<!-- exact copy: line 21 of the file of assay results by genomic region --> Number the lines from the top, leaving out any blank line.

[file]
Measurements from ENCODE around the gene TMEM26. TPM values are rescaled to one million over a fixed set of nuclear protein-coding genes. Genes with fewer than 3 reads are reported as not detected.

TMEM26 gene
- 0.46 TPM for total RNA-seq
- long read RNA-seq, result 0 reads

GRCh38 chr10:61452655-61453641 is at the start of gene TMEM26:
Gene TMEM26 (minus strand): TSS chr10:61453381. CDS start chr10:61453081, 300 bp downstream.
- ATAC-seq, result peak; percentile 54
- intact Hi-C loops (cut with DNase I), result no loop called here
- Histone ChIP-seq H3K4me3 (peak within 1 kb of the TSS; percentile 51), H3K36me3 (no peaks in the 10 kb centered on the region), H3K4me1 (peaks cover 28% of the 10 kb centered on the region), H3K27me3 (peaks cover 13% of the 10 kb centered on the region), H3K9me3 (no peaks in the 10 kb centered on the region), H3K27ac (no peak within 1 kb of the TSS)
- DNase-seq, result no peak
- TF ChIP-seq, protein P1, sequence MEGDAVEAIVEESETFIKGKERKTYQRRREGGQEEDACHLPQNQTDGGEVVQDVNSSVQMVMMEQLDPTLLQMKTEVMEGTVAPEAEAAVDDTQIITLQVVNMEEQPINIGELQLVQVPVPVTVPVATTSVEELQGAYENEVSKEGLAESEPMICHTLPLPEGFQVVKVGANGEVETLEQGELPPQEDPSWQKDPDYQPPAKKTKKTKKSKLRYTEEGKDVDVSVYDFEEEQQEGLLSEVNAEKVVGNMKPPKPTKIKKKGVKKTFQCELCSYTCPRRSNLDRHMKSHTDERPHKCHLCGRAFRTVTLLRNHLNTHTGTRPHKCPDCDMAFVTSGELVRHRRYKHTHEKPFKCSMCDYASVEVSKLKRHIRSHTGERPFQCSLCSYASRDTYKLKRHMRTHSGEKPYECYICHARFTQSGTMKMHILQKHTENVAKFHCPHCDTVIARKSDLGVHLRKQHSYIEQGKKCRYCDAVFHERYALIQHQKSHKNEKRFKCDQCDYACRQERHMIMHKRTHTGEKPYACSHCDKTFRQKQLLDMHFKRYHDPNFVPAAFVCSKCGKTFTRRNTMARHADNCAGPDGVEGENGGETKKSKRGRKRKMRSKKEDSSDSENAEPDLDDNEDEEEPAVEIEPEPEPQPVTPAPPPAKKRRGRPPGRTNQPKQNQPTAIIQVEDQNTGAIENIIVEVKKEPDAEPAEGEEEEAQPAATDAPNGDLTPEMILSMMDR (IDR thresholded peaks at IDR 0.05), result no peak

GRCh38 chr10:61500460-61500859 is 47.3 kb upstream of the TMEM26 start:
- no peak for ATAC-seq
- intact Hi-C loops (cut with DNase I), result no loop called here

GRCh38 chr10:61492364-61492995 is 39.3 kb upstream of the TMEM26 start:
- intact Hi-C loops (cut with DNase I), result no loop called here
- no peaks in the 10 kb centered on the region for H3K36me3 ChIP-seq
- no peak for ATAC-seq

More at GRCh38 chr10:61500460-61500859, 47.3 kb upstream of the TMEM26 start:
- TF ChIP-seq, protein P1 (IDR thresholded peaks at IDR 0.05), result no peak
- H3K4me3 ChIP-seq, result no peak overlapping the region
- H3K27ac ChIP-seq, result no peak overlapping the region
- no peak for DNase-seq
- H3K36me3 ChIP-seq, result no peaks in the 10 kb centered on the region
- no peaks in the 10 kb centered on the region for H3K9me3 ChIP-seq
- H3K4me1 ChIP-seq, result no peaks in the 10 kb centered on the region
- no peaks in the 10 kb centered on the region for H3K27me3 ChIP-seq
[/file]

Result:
- H3K4me3 ChIP-seq, result no peak overlapping the region